RT:half squat (3-4 x 2-6 @ 0 MP to +30% MP)3x/wk; 7 wks
PLYO: rebound jumps (4-8 x 5 @ BW)3x/wk; 7 wks
Fayed (2015)CT: n = 10; CON: n = 1014-16 yrs; young swimmersCT: squat (3 x 12 RM) to vertical jump (3 x 10); bench press (3 x 12 RM) to medicine ball pass (3 x 10); barbell lunge (3 x 12 RM) to step jump (3 x 10); lat pulldown (3 x 12 RM) to overhead ball pass (3 x 10); abdominal crunches (3 x 12 RM) to medicine ball sit up and throw (3 x 10); decline press (3 x 12 RM) to zigzag drill (3 x 10)3x/wk; 8 wksCT: pre < post CON: pre vs post: NSD
regular trainingNS; 8 wks
CON: regular trainingNS; 8 wks
Ferrete et al. (2014)CT: n = 11; CON: n = 138-10 yrs young soccer playersCT: 1/4 squat (2-3 x 6-8); 3 kg rebound jumps (3 x 4-6); full squat (3-5 x 6); partner resisted sprint (4 x 10 s); obstacle jump (3 x 5); sprint (4 x 20 m);3x/wk; 8 wksCT: pre < post CON: pre vs. post: NSD
soccer training3x/wk; 8 wks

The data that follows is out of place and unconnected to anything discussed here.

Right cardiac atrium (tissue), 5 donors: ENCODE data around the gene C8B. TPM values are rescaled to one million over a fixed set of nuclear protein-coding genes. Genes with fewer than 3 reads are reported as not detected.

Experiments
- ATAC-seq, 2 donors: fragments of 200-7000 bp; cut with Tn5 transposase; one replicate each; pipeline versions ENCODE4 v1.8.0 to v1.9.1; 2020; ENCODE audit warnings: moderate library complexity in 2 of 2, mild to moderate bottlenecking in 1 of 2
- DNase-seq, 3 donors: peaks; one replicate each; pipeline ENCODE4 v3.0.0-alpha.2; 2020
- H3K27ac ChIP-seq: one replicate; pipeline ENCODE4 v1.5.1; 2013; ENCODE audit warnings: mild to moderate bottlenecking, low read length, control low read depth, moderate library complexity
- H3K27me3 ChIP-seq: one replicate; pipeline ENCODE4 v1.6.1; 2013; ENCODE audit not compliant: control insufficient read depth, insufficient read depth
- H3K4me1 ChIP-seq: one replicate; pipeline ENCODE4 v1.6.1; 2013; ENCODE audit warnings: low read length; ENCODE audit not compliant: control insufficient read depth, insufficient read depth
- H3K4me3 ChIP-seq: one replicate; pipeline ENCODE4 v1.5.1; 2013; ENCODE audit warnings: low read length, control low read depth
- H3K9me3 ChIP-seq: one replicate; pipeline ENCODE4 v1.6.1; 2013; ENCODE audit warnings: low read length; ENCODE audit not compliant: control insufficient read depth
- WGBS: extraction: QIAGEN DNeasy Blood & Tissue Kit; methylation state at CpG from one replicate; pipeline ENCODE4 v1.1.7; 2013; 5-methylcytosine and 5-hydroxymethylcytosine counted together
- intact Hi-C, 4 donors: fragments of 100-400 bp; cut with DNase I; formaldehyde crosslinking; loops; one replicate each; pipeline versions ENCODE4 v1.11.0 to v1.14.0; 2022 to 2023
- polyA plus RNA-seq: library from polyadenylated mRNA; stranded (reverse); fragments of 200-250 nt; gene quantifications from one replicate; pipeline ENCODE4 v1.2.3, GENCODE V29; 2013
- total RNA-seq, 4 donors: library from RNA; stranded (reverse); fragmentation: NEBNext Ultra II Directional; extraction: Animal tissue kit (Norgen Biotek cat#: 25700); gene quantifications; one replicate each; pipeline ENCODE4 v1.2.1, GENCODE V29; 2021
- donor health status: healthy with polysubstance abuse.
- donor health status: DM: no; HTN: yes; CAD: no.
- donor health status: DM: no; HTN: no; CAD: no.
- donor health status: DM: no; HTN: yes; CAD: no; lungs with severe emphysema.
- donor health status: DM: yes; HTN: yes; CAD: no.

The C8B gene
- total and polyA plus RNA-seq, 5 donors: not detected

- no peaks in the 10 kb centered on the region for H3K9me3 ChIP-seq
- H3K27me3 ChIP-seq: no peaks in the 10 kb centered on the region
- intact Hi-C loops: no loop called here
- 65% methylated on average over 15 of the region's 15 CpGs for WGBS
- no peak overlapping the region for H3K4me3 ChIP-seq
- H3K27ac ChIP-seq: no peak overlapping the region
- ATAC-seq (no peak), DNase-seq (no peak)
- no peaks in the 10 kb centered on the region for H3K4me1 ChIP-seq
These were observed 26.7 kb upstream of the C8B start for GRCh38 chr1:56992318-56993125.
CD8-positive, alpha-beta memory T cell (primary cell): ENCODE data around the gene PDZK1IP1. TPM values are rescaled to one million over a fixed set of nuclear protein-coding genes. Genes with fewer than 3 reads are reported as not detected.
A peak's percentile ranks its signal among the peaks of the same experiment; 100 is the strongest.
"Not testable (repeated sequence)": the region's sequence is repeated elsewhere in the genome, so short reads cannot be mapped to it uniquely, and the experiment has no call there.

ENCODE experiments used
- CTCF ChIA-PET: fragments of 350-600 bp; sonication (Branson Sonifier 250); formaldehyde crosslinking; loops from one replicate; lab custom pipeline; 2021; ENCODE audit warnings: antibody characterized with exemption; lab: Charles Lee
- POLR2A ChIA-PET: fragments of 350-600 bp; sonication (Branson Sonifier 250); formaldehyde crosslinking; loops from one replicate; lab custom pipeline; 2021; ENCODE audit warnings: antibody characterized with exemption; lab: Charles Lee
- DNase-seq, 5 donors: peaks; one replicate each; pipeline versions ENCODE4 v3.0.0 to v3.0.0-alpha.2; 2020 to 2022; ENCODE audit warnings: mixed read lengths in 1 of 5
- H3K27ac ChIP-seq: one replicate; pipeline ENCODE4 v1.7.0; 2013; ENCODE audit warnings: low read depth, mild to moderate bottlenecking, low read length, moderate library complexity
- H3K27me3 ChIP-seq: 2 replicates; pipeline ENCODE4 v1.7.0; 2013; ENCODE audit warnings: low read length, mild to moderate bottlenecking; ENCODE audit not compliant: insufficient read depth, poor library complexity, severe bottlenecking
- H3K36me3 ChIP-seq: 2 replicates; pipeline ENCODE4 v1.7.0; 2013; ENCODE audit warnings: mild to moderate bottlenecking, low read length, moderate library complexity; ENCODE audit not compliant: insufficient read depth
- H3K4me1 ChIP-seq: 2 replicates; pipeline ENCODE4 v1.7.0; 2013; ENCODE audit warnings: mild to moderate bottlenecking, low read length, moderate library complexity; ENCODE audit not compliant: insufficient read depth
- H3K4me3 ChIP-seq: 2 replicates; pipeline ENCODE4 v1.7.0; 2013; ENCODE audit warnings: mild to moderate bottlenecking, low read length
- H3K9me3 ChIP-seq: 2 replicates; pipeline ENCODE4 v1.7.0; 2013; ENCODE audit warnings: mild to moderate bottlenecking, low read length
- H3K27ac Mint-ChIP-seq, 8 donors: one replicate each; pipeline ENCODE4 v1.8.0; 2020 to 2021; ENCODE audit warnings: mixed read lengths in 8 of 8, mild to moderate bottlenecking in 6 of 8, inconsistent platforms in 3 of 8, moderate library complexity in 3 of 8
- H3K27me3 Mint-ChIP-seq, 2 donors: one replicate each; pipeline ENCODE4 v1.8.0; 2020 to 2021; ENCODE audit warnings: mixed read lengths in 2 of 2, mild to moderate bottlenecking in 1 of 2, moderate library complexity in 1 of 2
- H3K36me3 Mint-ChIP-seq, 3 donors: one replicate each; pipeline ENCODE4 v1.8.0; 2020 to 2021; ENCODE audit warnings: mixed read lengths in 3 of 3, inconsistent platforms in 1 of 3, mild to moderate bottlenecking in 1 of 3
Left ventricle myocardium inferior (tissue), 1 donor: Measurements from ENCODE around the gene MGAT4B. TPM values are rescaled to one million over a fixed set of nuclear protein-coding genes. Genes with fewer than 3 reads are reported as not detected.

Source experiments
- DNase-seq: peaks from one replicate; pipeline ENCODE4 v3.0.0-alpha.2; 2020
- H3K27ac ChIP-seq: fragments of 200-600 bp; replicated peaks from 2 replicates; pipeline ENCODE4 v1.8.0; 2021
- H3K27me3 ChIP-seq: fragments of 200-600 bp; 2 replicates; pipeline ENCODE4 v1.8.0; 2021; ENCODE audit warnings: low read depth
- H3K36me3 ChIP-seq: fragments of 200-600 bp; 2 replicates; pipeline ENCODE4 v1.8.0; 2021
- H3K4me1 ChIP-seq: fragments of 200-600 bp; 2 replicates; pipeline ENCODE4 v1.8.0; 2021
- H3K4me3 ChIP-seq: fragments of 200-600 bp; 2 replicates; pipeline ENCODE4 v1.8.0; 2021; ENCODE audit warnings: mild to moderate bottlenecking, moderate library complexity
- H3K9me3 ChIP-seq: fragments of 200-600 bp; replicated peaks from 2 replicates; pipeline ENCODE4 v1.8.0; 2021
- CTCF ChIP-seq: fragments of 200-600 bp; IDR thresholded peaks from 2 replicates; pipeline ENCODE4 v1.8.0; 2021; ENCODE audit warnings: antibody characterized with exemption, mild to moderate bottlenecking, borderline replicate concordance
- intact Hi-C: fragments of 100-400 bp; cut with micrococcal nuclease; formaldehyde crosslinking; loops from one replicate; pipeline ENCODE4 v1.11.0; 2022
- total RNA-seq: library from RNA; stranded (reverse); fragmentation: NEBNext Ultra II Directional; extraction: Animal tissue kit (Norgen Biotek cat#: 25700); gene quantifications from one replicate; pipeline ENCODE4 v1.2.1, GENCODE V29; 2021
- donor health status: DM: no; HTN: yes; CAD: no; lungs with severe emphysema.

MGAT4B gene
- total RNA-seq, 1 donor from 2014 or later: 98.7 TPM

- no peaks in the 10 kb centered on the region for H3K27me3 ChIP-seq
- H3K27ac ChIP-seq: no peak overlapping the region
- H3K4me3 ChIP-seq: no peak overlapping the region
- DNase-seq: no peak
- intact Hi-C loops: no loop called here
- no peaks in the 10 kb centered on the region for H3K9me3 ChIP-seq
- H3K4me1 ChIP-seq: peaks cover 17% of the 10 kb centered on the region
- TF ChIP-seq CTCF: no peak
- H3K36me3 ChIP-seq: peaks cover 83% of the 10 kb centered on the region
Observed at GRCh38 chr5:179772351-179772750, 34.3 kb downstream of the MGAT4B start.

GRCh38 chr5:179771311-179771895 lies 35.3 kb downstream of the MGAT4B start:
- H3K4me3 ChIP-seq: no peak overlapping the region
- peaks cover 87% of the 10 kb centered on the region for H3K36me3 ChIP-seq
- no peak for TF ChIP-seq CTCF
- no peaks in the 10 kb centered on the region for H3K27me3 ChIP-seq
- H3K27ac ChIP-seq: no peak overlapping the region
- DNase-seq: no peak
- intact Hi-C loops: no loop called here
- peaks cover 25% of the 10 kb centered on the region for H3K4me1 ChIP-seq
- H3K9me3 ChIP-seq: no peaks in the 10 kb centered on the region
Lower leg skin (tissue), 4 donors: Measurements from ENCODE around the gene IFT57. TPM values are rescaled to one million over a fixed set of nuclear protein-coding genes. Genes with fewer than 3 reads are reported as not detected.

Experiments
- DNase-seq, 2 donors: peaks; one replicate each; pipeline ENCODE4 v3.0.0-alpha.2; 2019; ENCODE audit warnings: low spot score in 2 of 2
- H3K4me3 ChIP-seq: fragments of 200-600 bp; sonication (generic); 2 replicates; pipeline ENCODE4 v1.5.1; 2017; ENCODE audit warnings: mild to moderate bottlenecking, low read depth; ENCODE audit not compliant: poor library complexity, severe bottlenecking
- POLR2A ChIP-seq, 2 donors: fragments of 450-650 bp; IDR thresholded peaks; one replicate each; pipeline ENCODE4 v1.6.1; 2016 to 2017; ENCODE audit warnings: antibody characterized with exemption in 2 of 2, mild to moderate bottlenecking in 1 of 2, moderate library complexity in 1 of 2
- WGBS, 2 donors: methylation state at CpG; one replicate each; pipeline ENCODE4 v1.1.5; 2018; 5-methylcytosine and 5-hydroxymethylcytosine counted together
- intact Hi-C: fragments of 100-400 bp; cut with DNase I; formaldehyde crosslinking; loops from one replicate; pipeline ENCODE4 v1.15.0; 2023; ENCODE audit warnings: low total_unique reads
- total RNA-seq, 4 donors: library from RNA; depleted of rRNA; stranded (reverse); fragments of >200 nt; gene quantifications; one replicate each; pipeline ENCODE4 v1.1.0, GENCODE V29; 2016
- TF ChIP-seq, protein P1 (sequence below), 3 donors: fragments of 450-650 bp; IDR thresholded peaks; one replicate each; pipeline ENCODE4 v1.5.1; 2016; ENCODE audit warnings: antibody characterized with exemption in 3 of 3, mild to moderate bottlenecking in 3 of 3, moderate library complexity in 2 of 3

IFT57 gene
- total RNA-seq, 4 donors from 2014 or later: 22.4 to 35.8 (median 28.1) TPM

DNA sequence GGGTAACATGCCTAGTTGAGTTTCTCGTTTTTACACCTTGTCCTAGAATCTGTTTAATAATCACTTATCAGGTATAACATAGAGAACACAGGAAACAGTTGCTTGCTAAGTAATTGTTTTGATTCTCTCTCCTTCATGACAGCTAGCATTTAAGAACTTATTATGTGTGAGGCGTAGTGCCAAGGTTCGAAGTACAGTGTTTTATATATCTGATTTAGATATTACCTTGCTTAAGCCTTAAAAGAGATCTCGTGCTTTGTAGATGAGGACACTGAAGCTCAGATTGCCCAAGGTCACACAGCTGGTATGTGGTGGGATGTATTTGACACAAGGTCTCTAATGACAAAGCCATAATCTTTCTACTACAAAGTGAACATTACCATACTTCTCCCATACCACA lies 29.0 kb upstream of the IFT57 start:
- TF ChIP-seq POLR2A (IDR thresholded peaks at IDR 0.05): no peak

CON: soccer training3x/wk; 8 wks

CT– complex training; RT – resistance training; PLYO – plyometric training; CON – control; NS – not stated; NSD – no significant difference; VJ – vertical jump; CMJ – countermovement jump; RM – maximal load in single repetition; MP – maximal power

CT vs. RT

There was no significant difference in VJ performance between CT and RT at Z = 0.15, p = 0.88.

CT exhibited a 13.2% (95% CI 1.54 to 4.16 cm) improvement in VJ performance. On the other hand, RT showed a 12.5% (95% CI 1.39 to 4.21 cm) increase in VJ performance. The funnel plot of CT vs. RT is presented in Figure 2.

Figure 2
Figure 2

Forest Plot comparing VJ of CT and RT

Citation: Journal of Human Kinetics 71, 1; 10.2478/hukin-2019-0087